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February 23, 1974 - Image 4

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Publication:
Michigan Daily, 1974-02-23

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.E!I ITOLD YOU THERE WAS A E OS EHIA
IGICAL EXPLANATION FOR THE TE HOUSE TECHNICAL
SSING 18 MINUTES ON THAT BYHAEDEFECT IN THE MACHINE.
r4

Reuther aspires

to

retire

Esch

V

mmmmmm9w4 I

I WONDER WHAT WAS DEFECTIVE
ABOUT IT?

)I

THE OPERATOR.

By BRIAN COLGAN
ON AUGUST 6, the Democratic
primary will decide, among oth-
er things, which Democrat s h a 11
oppose incumbent Republican Con-
gressman Marvin Esch. John Reu-
ther, born in Detroit in 1943, is one
of the aspirants for the Democratic
nomination.
He tends to agree with Walter
Shapiro (candidate for the Demo-
cratic 2nd congressional district
nomination in 1972) when he s a y s
that fthis district is the most dif-
ficult in the country to win.
The heterogeneous nature of the
district makes it imperative that
Reuther not only receive the sup-
port of the left, but find a way to
reach those in the middle and the
right.
However, he makes it quite clear
that he's not going to do this by
"backing down" or "softening on
ths issues."
Rather, he hopes to accomplish it
through personal contact and dis-
cussing the issues with them, Itres-
sing those issues that they have in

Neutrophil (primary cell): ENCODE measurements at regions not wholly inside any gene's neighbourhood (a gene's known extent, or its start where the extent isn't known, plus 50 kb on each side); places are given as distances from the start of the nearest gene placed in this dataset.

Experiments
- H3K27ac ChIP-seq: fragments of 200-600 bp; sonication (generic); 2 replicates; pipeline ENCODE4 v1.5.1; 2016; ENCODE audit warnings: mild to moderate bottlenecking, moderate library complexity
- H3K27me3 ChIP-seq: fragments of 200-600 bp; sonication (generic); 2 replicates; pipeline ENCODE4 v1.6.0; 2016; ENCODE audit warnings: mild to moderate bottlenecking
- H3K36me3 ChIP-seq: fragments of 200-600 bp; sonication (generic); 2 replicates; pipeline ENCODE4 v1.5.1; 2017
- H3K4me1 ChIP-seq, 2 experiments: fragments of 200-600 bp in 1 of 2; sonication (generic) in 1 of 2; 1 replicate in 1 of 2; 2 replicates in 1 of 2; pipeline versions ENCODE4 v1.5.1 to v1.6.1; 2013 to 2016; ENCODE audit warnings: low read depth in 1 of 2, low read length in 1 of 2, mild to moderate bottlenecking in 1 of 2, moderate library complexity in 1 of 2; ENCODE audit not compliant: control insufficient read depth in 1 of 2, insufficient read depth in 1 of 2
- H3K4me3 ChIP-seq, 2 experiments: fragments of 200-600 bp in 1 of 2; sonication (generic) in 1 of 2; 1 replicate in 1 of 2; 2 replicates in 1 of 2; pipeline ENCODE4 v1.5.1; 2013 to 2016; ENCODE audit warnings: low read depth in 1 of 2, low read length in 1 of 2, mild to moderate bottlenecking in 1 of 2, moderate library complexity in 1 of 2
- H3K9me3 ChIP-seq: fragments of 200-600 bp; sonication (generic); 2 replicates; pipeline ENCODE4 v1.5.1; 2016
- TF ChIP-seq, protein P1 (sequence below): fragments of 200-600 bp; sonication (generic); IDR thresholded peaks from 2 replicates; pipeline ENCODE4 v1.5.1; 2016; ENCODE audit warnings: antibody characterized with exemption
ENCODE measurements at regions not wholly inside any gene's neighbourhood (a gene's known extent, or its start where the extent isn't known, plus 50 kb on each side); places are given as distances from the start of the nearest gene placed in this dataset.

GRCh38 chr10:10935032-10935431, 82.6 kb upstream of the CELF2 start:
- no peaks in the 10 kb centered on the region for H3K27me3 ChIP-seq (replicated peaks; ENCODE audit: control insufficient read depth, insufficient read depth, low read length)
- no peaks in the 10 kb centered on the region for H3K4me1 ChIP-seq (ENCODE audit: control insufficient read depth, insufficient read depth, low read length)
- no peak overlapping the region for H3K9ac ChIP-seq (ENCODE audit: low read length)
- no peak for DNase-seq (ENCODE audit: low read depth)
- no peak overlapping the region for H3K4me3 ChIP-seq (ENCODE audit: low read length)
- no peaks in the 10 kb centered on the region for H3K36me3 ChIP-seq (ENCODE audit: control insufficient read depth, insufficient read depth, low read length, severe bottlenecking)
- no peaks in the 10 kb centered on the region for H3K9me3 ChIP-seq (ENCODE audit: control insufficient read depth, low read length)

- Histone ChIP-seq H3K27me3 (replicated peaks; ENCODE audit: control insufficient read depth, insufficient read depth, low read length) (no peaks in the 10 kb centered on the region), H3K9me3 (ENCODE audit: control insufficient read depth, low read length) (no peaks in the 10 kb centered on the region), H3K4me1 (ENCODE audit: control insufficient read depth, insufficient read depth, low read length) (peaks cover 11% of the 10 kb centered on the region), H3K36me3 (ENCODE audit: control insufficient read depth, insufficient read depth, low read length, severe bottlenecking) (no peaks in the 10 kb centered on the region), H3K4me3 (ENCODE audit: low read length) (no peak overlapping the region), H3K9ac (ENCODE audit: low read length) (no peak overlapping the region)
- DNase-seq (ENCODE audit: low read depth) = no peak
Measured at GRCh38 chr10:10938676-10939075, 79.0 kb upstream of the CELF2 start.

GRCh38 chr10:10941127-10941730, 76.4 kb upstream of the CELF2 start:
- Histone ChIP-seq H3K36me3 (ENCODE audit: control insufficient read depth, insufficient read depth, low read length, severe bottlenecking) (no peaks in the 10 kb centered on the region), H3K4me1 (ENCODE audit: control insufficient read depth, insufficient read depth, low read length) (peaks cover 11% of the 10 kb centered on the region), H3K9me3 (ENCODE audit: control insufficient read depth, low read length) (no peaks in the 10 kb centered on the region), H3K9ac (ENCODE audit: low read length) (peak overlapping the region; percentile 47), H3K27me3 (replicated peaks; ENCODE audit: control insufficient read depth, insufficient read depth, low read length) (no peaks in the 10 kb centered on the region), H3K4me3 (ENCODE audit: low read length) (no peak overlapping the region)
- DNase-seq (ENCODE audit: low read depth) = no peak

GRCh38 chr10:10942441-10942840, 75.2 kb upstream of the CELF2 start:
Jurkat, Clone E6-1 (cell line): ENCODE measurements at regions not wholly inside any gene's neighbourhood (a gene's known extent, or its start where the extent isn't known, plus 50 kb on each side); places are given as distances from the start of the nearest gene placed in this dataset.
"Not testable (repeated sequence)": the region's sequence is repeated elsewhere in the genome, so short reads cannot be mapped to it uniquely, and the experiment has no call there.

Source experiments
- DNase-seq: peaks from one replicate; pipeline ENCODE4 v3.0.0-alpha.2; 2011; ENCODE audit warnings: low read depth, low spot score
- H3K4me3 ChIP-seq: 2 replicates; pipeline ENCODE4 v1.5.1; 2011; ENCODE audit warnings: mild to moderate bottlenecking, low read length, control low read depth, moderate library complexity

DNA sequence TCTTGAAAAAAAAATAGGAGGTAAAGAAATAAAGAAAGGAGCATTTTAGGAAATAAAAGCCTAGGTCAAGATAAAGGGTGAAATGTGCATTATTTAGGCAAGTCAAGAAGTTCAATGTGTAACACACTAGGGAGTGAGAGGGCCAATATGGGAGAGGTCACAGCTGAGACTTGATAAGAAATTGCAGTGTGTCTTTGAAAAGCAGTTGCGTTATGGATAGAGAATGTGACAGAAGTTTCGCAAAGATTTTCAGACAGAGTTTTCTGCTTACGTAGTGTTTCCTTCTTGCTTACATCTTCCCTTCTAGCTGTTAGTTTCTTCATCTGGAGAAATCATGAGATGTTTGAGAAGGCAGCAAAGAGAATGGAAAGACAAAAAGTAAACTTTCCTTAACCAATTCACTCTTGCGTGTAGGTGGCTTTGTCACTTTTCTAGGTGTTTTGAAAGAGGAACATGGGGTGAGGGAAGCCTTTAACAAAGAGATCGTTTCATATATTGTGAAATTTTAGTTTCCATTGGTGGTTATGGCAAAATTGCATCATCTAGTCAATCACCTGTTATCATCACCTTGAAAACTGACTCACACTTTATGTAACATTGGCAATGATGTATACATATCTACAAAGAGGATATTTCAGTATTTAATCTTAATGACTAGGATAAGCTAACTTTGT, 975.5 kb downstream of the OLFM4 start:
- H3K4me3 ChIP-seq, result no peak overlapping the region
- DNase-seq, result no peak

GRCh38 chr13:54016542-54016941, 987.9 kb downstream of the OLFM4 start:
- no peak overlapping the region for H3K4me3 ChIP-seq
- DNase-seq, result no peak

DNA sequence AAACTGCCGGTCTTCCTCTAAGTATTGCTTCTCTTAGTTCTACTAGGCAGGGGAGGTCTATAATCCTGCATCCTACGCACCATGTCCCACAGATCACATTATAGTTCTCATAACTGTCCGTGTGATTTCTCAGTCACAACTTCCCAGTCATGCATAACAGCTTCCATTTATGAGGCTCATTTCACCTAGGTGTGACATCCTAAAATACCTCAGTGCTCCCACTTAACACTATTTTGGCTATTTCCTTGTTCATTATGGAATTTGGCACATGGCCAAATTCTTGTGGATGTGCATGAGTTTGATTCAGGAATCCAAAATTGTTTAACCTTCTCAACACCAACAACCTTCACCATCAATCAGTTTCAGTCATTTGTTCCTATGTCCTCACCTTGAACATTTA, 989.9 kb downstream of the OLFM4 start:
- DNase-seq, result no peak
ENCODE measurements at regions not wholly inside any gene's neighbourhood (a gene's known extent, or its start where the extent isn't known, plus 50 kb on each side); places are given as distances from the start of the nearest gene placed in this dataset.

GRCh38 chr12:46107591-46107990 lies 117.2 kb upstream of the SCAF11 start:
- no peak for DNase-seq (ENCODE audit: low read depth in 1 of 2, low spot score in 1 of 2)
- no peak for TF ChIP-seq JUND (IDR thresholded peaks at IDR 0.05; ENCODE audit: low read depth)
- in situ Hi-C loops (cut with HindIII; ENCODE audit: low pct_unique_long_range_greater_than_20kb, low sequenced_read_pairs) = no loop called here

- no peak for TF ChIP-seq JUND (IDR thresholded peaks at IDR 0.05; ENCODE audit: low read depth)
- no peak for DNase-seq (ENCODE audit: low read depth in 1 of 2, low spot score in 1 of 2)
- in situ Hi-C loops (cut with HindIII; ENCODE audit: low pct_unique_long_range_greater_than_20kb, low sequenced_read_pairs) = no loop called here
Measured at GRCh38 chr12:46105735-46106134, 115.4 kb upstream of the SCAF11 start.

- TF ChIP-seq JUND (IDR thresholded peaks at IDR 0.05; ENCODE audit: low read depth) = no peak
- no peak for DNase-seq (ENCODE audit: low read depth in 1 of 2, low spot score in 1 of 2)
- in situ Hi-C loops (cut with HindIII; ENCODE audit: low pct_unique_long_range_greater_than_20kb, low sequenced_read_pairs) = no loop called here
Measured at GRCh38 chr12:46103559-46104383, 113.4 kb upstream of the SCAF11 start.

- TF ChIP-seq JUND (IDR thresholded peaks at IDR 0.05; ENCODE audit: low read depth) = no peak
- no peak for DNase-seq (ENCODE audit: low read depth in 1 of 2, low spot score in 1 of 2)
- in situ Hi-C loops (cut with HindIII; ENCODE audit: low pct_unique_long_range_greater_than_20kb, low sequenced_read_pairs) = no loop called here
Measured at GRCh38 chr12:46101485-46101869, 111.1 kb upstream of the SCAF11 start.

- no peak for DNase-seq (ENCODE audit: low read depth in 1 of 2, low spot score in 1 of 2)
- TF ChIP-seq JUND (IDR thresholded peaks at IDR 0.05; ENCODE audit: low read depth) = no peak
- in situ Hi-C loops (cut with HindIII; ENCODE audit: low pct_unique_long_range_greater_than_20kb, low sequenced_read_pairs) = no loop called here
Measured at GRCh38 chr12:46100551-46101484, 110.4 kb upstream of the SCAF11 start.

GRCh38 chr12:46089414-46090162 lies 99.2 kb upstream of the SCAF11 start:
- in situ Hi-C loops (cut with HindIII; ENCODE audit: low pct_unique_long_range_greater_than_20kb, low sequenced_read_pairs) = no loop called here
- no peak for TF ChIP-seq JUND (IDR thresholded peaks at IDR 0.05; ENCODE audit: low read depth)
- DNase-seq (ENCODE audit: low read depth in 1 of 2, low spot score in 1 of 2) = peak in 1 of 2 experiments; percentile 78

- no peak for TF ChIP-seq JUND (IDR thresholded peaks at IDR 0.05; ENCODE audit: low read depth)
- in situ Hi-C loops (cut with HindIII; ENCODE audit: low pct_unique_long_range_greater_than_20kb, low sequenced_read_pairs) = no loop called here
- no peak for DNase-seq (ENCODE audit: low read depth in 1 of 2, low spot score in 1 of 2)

common with the left, such as cam-
paign reform, unemployment and
health care. On Nixon's national
health insurance plan he comments,
"It doesn't change the system of
health care; what it does is double
the profits of the $26 billion-a-year
health industry."
REUTHER WAS amazed at the
hypocrisy in Nixon's call for an end
to the invasion of personal privacy.
He states that the recent election
of Democrat Richard VanderVeen
over his Republican opponent in
Gerald Ford's old district demon-

.trates a "clear rejection of the
serious scandals of the Nixon ad-
ministration." He hopes that legis-
lation requiring public financing c.f
presidential campaigns will de-
crease corruption in the executive
branch.
Legislation to de-criminalize the
possession of marijuana, and to ef-
fectively deal with sorely needad
penal and pension reforms also re-
ceive his support.
He favors impeachment and he
will speak frequently on the sub-
ject during the upcoming cam-
paign. "Polls show that m a n y
people in this country don't under-
stand what impeachment is." He
continues by saying that it is the
representative's duty to explain tha
process.
Reuther could be described as a
liberal who happens to be quite
candid when discusing nearly any-
thing. His campaign will be direct-
ed against Esch, not the o t h e r
Democratic hopefuls. He makes it
obvious that he wants to retire
Esch when he says, "I wouldn't
have run this year if I thought
someone else could have been beat-
en him (Esch). I would've worked
for anyone, within reason of course,
who I though had a decent chance
to beat him . . . One of my cnief
aims in this campaign is to expo.se
Esch."
REUTHER graduated from Cor-
nell University's School of Indus-
trial Relations in 1966, whereupon
he became a legislative aid to Sen-
ator Birch Bayh. In 1967 he left
Bayh's staff to take a job as a
congressional liason for OEO. Ile

worked in the 1968 Kennedy cam-
paign in California with Cesar
Chavez until Kennedy's death. Af-
ter that, a discouraged Reuther
packed up and spent two years in
Hussia studying the contemporary
role of Soviet trade unions.
Upon returning to the U.S., Rea-
ther spent the next several years
working in various poliical cam-
paigns. In 1970 he worked in Sen-
ator, Edward Kennedy's re-election